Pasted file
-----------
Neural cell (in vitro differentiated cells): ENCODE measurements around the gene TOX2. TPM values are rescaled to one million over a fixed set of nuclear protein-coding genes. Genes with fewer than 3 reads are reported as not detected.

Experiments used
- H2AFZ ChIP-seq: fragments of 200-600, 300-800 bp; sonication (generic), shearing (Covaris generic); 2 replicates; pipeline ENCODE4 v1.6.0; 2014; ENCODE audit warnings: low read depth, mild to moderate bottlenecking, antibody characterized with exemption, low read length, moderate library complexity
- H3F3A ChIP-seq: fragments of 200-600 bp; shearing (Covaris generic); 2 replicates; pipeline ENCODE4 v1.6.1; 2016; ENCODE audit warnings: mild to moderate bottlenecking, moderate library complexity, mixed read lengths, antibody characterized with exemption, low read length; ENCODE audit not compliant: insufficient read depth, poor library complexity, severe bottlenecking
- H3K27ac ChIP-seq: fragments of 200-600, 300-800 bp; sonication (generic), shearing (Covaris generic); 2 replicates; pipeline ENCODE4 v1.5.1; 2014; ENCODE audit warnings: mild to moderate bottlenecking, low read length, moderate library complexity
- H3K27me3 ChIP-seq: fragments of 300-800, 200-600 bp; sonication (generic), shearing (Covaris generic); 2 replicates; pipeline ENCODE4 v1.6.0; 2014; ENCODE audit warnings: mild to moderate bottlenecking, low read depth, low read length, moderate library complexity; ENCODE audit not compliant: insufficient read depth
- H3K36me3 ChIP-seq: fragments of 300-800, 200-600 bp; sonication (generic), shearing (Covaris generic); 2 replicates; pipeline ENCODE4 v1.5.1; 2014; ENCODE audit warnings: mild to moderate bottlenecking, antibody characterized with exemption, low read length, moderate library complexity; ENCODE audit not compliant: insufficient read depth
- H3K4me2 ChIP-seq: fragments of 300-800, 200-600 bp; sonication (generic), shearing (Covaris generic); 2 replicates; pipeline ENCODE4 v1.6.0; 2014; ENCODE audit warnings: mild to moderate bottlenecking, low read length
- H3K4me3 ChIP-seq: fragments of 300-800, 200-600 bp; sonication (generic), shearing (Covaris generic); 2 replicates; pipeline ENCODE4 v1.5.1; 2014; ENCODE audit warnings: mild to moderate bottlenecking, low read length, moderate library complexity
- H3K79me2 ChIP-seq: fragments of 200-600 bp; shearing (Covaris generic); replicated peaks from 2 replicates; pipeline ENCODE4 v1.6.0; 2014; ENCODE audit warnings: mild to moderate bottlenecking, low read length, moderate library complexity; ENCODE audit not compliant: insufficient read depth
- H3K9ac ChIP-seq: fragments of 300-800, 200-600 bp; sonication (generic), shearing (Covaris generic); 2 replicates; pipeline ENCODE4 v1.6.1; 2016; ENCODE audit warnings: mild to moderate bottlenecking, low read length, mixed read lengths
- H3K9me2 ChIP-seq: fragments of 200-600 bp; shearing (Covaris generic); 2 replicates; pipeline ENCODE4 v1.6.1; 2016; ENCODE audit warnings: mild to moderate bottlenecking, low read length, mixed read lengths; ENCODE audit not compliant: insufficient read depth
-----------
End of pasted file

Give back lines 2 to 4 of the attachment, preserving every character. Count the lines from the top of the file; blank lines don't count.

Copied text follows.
Experiments used
- H2AFZ ChIP-seq: fragments of 200-600, 300-800 bp; sonication (generic), shearing (Covaris generic); 2 replicates; pipeline ENCODE4 v1.6.0; 2014; ENCODE audit warnings: low read depth, mild to moderate bottlenecking, antibody characterized with exemption, low read length, moderate library complexity
- H3F3A ChIP-seq: fragments of 200-600 bp; shearing (Covaris generic); 2 replicates; pipeline ENCODE4 v1.6.1; 2016; ENCODE audit warnings: mild to moderate bottlenecking, moderate library complexity, mixed read lengths, antibody characterized with exemption, low read length; ENCODE audit not compliant: insufficient read depth, poor library complexity, severe bottlenecking